The test results are set forth in Table 1. It can be seen therefrom that for Example 1, annealing with HNX plus H2 S resulted in a much lower BDT value than with HNX. The results with Examples 2 and 3 were substantially the same. For Examples 4- 6, the BDT values showed hardly any improvement in the resulfurized steels, when annealing with or without H2 S addition to the HNX gas. This was so despite a weight gain when annealing in HNX plus H2 S. It is surprising to find that under similar test conditions, when annealing with HNX plus H2 S, the average weight gain for the Example 1-3 specimens was about twice as great as for the Example 4-6 specimens. This would indicate that diffusion of sulfur into the steel surface is an important factor in the surprising improvement in corrosion resistance to carbonated beverages for low-sulfur steel as opposed to resulfurized steel containing at least twice as much core sulfur. In other words, by following our invention teachings, the continuously cast steels need not be subjected to costly resulfurization treatments to make them available as container stock for carbonated beverages.


Example 1 was repeated as Examples 7-12 except that all tests were made with an Example 1 steel and at temperatures of 1,100°, 1,200° and 1,300° F. The atmospheres were HNX, HNX plus 0.10 percent H2 S, HNX plus 0.29 percent H2 S and HNX plus 1.04 percent H2 S. After removal from the furnace, some specimens were blue-dye tested in the as-annealed condition. Other annealed specimens were given a second cold reduction from an 0.009 inch to a 0.005 inch thickness (44 percent cold reduction) and then BDT values were determined. These tests differed also from the Example 1 tests in that they simulated the practice of our invention in the holding zone of a continuous annealing furnace rather than in the heating zone as for Example 1. To this end the specimens were pulled into the hot zone, maintained at the indicated temperature and kept there for 1.5 minutes. During this time span a specimen was heated to and maintained at temperature for 1.0 minute in HNX gas, then the hold zone simulation took place with annealing at temperature for 0.25 minute in HNX plus H2 S. Then the specimen was annealed at temperature for 0.25 minute in HNX gas. Comparison tests were run using only HNX gas. The BDT values are set forth in Table 2 for as-annealed specimens and for as-annealed, then second cold-reduced specimens. A review of Table 2 permits a number of generalizations. When tests were conducted on as-annealed specimens, the BDT values of specimens exposed to HNX plus H2 S were lower than the BDT values of specimens annealed only in HNX gas. Higher annealing temperatures tended to decrease BDT values, especially where no H2 S was used. When tested after the second cold reduction, the specimens annealed in HNX plus H2 S exhibited much smaller increases in BDT values than for specimens annealed only in HNX. For as-annealed as well as for as-annealed, then second cold-reduced specimens, the same lowest BDT value of 18 was obtained at a 1,300° F. anneal in HNX plus 1.04% H2 S. It is evident therefrom that in the preferred embodiment of our invention more than about a 50 percent cold reduction should be avoided for maximum corrosion resistance with the most economical processing. It is also evident, however, that where cold reductions in excess of 50 percent are required, our process can be readily modified to provide a good product. The most important finding is that annealing at temperature for about 15 seconds in an atmosphere of HNX plus only 0.10% H2 S yields a product having a BDT value considerably lower than when annealing only in HNX. The examples demonstrate the continuously cast steels need not be subjected to costly resulfurization treatments to yield annealed and double cold-reduced material which can be used to make carbonated beverage containers.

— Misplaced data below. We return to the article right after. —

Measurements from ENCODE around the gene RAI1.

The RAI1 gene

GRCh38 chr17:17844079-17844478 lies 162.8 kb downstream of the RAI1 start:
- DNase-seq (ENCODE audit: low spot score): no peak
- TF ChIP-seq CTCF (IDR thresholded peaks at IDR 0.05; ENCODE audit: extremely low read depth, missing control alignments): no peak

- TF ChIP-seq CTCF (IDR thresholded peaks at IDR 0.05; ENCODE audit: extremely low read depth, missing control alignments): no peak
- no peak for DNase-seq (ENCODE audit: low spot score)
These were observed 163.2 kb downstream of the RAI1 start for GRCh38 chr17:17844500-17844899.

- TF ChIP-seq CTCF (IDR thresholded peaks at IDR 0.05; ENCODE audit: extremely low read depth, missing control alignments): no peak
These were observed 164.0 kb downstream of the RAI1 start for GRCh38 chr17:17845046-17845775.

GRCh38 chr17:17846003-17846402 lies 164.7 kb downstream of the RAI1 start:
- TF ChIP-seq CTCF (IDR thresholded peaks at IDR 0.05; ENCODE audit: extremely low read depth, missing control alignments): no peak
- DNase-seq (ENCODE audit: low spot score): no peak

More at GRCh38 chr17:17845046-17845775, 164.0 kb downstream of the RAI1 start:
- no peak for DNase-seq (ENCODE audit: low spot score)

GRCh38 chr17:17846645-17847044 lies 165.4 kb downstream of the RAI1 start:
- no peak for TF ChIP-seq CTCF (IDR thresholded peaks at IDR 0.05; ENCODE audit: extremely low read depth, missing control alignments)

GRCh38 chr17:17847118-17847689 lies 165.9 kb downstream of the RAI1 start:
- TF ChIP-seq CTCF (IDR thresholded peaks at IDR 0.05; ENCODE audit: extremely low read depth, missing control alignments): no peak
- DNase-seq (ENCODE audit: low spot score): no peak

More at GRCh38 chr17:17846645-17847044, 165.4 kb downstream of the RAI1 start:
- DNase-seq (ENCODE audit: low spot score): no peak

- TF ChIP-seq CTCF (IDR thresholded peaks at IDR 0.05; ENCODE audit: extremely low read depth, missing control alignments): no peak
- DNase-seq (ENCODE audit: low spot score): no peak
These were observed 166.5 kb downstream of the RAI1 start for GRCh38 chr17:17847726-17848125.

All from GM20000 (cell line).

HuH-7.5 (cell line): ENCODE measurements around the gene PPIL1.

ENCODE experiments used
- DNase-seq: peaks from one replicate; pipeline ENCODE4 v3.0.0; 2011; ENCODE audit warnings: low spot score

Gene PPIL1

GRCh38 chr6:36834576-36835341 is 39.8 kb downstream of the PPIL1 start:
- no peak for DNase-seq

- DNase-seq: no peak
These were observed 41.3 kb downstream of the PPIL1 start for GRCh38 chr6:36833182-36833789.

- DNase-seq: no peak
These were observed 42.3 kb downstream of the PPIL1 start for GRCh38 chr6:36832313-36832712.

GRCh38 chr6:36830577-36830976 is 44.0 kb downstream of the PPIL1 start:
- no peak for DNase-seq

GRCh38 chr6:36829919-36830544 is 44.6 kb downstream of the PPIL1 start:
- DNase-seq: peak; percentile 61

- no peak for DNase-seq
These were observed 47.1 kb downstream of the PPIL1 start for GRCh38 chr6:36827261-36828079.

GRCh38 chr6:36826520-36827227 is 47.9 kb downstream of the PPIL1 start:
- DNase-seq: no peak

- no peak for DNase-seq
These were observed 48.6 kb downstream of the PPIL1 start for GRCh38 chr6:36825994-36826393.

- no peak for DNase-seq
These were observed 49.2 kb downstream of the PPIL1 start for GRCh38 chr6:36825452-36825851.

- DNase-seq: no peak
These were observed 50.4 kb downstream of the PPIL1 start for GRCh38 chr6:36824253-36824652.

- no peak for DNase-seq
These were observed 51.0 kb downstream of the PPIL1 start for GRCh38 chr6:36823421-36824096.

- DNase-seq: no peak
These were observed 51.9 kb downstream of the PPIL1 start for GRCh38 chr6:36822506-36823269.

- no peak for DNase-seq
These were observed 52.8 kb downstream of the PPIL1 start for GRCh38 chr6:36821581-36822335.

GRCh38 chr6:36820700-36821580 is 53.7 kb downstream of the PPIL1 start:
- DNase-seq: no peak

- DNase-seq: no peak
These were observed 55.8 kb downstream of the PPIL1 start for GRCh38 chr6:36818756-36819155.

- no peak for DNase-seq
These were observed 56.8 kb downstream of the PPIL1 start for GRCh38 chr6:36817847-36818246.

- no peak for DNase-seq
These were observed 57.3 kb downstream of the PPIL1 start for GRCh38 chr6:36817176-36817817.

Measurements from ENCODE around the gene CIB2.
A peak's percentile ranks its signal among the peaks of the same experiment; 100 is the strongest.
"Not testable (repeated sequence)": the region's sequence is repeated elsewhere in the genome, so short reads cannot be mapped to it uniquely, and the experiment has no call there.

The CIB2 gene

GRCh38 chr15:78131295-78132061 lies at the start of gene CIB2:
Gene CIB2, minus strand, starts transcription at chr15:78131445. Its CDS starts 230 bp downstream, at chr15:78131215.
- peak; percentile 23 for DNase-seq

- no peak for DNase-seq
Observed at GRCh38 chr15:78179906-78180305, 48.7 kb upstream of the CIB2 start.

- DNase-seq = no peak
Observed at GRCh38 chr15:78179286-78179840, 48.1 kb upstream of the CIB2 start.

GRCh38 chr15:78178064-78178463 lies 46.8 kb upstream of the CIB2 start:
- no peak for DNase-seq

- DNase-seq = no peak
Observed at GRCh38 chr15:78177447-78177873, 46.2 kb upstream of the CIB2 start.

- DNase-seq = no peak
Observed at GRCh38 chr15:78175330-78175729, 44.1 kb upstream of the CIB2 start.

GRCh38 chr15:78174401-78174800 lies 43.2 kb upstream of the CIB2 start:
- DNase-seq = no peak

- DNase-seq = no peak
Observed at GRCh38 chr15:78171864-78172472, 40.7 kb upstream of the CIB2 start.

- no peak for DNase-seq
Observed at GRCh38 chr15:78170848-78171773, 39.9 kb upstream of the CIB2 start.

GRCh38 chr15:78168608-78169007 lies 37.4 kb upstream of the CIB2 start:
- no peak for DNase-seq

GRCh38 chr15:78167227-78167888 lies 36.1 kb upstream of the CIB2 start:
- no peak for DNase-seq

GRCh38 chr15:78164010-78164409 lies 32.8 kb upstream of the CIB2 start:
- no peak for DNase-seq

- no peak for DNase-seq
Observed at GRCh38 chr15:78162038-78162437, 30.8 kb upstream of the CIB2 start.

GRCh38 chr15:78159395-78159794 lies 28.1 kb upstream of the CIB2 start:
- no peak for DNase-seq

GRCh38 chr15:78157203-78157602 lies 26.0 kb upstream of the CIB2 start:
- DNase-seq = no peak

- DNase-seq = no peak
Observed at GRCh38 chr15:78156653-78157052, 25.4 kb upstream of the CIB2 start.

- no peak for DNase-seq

Example 1 was repeated as Examples 13-20, except that all tests were made at 1,200° F. with an Example 1 steel. The atmospheres were HNX and HNX plus H2 S in volume per cent of 0.10, 0.29 and 1.04 respectively. After removal from the furnace the average weight gain of the specimens was determined and the weight gain as sulfur in mg./cm.2 determined. Some annealed specimens were given a second cold reduction of about 44 percent. BDT values were determined for specimens, as-annealed and as-annealed, then second cold-reduced. These tests were conducted to determine the effect of increasing the annealing time from 11/2 minutes to 5 minutes. The test results are set forth in Table 3. It was found with HNX plus 1.04% H2 S the weight gain as sulfur increased from 1.27 mg./cm.2 to 4.25 mg./cm.2 when the annealing time was increased from 11/2 to 5 minutes. The corresponding weight increases when annealing in HNX plus 0.29% H2 S and HNX plus 0.10% H2 S were relatively small. Surprisingly, the BDT values did not differ very much from each other for the as-annealed and as-annealed, then second cold-reduced specimens when annealed for 5 minutes in HNX plus H2 S. The specimens annealed only in HNX gas showed BDT values between 43 and 48 as annealed and between 142 and 150 after second cold reduction for the annealing period from 11/2 to 5 minutes. It is evident from these examples that if for some reason any of the low-sulfur steels are annealed with HNX plus H2 S for longer periods than 11/2 minutes, there will be no impairment in BDT values. In some instances the BDT values will be somewhat lower. For economical commercial operations, our invention may be practiced to advantage with HNX plus 0.10% H2 S for about 15 seconds.

Although we have disclosed herein the preferred practice of our invention, we intend to cover as well any change or modification therein which may be made without departing from the spirit and scope of the invention. ##SPC1## ##SPC2## ##SPC3##